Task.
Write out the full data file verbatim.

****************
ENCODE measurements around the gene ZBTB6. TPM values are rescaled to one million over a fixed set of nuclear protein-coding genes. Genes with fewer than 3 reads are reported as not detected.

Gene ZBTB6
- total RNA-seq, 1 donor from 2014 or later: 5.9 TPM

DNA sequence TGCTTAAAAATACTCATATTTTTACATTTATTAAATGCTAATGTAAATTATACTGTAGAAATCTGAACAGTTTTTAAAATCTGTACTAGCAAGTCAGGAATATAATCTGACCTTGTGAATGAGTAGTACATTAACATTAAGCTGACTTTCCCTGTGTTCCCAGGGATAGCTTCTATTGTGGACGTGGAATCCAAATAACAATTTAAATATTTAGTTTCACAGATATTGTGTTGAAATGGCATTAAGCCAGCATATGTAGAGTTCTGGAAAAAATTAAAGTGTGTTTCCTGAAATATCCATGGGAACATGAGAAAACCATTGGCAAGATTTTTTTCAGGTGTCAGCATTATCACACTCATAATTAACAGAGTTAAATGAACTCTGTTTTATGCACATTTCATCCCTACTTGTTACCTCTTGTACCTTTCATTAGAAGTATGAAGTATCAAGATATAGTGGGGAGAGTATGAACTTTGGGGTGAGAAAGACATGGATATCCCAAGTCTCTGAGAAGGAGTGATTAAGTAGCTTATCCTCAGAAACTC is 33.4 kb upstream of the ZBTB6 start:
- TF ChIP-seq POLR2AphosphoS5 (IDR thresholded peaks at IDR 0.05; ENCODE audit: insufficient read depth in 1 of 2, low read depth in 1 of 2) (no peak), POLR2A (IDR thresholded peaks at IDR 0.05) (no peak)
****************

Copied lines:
ENCODE measurements around the gene ZBTB6. TPM values are rescaled to one million over a fixed set of nuclear protein-coding genes. Genes with fewer than 3 reads are reported as not detected.

Gene ZBTB6
- total RNA-seq, 1 donor from 2014 or later: 5.9 TPM

DNA sequence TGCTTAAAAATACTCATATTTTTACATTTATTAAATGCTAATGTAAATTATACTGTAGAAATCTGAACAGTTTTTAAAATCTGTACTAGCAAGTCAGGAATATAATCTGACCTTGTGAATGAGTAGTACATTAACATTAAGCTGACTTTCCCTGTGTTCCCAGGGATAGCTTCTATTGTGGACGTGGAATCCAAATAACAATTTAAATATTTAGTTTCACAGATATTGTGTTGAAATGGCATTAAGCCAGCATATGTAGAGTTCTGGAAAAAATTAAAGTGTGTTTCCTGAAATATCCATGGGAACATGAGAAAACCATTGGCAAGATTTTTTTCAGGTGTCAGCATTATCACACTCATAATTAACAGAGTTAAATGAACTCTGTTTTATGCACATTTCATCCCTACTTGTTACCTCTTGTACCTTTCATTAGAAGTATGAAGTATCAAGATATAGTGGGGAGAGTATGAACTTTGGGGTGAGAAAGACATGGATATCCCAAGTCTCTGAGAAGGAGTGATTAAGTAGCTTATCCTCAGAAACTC is 33.4 kb upstream of the ZBTB6 start:
- TF ChIP-seq POLR2AphosphoS5 (IDR thresholded peaks at IDR 0.05; ENCODE audit: insufficient read depth in 1 of 2, low read depth in 1 of 2) (no peak), POLR2A (IDR thresholded peaks at IDR 0.05) (no peak)